The top ecumenical – some are saying un- or anti-ecumenical – news of the year occurred October 20th with a Vatican announcement. Bypassing forty years of Anglican-Roman Catholic conversations-cum-negotiations and blindsiding Archbishop Rowan Williams, the head of the seventy-million-member Anglican Communion, Vatican officials announced that they were taking steps to receive Anglican (in the United States, Episcopal) clergy through conversion into the Roman Catholic priesthood. Headlines had it that Rome wanted to “lure,” “attract,” “bid for” or “woo” priests and congregations to make the drastic move, while the Vatican front man, as he fished for Anglicans, said he was not fishing for Anglicans.
What was behind the move? It was hard to read as a positive ecumenical gesture – Pope Benedict XVI has made some – since it did not revoke or revise what the Pope in 1896 declared and what is always reinforced: Anglican “orders,” for sacramental credentialing, were “absolutely null and utterly void.” As recently as last year, Rome’s ecumenical officer and Anglicanism’s ecumenical partner, “good guy” Cardinal Walter Kasper, spoke softly but carried a huge stick when he charged that some parts of Anglicanism had made things worse: Is it that the orders are now absolutely-absolutely and utterly-utterly null and void? The pope visits the U.K. next year. Wait and see.
What was at issue? There were subtleties on the side, irritations which had not yet prompted a radical twist, but observers agreed that a) ordaining women as priests and b) ordaining a gay bishop and more gay priests were the grand offenses. In the good old days Christian bodies fought over the Trinity, the Incarnation, Salvation, and Sacraments. In our epoch they and the media who cover them converge obsessively on issues of sex-and-gender, where contraception and abortion, “women” and “gays,” are the flame issues. Some Anglican moves have long alienated significant minorities; four dioceses and some parishes beyond them have pulled out of the Episcopal Church in the USA. They already sought and found what is legitimate and strategic in their sight, the cover provided by especially African Anglicans who also abhor gay and women priests.
Some Episcopal priests seemed ripe for plucking, and Rome set out to harvest, even if the Church will thus be accepting some married priests, while leaving their own home-grown priests-who-marry in exile. Those with even slight suspicion suspect that the Vatican initiative is also a desperation move to help solve the shortage of priests in the Roman communion. Some of the only half-gruntled Anglicans have uttered some “not-so-fast!” or “count-me-out!” cautions. As one leader among them reminded, “there was a Reformation, you remember,” as he spoke for those who knew that being received by Rome, even with gestures that would allow Anglican converts some liturgical and traditional free range, still demands a great doctrinal gulp. Converts would have to accept papal infallibility and, with it, the infallible doctrine (1950) of the bodily Assumption of the Blessed Virgin and other teachings which long offended non-Roman Catholics.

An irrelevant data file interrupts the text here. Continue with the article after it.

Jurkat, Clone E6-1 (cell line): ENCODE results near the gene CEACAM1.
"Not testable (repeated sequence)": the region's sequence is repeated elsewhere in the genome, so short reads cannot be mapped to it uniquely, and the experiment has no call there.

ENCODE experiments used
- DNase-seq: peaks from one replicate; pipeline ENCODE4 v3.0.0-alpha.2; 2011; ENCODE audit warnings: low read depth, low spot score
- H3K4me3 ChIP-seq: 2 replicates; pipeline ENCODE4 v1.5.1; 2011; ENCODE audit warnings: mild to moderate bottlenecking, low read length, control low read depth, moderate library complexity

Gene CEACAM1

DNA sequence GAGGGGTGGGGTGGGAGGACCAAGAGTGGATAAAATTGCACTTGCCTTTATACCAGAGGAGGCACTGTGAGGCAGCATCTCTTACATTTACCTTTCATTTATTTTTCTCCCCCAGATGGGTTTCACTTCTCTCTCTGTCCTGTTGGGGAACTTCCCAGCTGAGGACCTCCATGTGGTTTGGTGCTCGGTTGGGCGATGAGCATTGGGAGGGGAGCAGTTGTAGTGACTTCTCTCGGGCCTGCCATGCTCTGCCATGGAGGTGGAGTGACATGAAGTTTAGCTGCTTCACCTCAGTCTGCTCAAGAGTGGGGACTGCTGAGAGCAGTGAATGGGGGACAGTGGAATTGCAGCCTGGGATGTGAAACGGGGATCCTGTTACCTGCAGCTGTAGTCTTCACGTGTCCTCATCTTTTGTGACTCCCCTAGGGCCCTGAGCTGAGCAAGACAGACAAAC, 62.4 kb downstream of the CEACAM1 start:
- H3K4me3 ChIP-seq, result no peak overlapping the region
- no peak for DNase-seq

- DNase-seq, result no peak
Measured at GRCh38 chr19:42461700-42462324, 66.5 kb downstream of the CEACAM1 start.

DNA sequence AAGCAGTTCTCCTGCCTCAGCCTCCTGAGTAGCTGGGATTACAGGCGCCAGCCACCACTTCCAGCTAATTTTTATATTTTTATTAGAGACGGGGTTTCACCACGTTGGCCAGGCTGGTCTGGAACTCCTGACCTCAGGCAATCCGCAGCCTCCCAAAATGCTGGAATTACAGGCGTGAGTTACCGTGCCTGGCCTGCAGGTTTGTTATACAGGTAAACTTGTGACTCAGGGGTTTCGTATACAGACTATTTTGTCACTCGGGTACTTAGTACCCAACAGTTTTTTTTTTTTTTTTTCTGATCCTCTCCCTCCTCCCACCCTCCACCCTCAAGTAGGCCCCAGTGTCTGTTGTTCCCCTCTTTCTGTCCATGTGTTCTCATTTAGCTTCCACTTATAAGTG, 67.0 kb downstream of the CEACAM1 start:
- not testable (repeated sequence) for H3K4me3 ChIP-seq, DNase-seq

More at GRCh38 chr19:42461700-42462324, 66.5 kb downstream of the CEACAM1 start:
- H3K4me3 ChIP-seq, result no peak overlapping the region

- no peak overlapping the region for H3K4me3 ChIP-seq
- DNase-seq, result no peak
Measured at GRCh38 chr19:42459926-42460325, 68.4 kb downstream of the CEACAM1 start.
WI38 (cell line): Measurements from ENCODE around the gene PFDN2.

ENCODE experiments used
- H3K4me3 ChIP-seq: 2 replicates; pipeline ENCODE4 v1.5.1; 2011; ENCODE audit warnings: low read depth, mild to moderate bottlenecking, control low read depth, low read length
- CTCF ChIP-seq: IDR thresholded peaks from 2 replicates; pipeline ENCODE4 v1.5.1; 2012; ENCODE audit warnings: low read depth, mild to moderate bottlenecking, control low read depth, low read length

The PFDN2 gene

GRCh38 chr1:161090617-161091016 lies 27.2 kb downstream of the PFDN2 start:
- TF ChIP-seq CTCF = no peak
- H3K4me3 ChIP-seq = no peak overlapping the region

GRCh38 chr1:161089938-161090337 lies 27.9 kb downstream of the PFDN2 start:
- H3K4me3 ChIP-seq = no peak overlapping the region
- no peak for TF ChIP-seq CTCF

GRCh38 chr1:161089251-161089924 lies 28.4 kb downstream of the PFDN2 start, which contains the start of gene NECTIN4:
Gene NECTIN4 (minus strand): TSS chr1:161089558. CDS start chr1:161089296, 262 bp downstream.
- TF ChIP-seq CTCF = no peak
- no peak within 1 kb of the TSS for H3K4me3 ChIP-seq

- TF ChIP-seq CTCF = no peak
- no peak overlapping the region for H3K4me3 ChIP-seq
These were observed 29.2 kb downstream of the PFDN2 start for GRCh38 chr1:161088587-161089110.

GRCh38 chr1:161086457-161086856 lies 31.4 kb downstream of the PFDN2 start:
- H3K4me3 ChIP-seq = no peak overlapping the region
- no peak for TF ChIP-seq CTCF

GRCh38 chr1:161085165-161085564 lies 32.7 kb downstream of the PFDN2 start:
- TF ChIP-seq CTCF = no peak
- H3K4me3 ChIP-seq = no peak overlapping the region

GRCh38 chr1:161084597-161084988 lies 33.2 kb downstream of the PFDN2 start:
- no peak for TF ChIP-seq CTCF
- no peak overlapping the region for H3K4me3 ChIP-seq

Archbishop Rowan Williams, though embarrassed by the surprise announcement of dealings behind his back, was characteristically Williamsian and old-style Anglican, as he reacted not in anger but with patience. The Anglican communion for centuries aspired to promote “comprehension,” doing what it could to prevent heresy and schism but in a spirit of openness. The papal visit next year will occasion fresh thinking and policies.
Republished from Sightings with permission of the University of Chicago Divinity School.
The Fairfax M. Cone Distinguished Service Professor Emeritus at the University of Chicago, Dr. Martin E. Marty taught there for 35 years, chiefly in the Divinity School, where the Martin Marty Center for the Public Understanding of Religion was founded and to whose weekly column Sightings he contributed. Ordained a Lutheran pastor in 1952, he served from 1956-2013 as a columnist and senior editor at the Christian Century and authored more than 60 books including Righteous Empire, for which he won the National Book Award; the three-volume Modern American Religion; The One and the Many: America’s Search for the Common Good; The Mystery of the Child; Building Cultures of Trust; The Christian World: A Global History; Martin Luther (in the “Penguin Lives” series); and Dietrich Bonhoeffer’s Letters and Papers from Prison: A Biography.